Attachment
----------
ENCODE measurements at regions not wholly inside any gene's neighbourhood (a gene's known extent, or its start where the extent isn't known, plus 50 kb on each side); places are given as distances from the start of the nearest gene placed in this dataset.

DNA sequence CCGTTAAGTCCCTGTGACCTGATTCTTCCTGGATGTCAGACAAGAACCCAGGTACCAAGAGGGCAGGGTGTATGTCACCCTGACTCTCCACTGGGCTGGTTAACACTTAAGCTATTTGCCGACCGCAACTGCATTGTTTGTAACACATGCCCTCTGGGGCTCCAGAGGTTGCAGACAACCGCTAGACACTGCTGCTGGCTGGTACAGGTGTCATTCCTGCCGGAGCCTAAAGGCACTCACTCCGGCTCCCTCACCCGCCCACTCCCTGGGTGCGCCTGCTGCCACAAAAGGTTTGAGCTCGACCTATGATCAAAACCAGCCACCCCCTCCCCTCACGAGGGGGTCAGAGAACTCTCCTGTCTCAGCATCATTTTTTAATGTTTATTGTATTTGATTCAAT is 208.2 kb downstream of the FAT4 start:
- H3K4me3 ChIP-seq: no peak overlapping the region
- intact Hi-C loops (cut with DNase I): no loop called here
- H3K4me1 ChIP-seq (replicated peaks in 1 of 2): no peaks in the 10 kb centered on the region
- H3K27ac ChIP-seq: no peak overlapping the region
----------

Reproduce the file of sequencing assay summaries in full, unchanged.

ENCODE measurements at regions not wholly inside any gene's neighbourhood (a gene's known extent, or its start where the extent isn't known, plus 50 kb on each side); places are given as distances from the start of the nearest gene placed in this dataset.

DNA sequence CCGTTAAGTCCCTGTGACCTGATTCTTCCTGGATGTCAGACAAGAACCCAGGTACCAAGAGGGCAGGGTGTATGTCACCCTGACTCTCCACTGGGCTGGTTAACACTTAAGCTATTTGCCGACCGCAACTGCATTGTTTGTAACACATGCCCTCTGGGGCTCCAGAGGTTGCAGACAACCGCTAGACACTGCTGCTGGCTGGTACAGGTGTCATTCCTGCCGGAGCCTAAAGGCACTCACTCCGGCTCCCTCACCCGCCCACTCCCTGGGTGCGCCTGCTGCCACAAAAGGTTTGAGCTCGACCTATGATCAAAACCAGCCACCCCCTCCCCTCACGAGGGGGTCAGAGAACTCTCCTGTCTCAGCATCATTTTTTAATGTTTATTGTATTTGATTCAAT is 208.2 kb downstream of the FAT4 start:
- H3K4me3 ChIP-seq: no peak overlapping the region
- intact Hi-C loops (cut with DNase I): no loop called here
- H3K4me1 ChIP-seq (replicated peaks in 1 of 2): no peaks in the 10 kb centered on the region
- H3K27ac ChIP-seq: no peak overlapping the region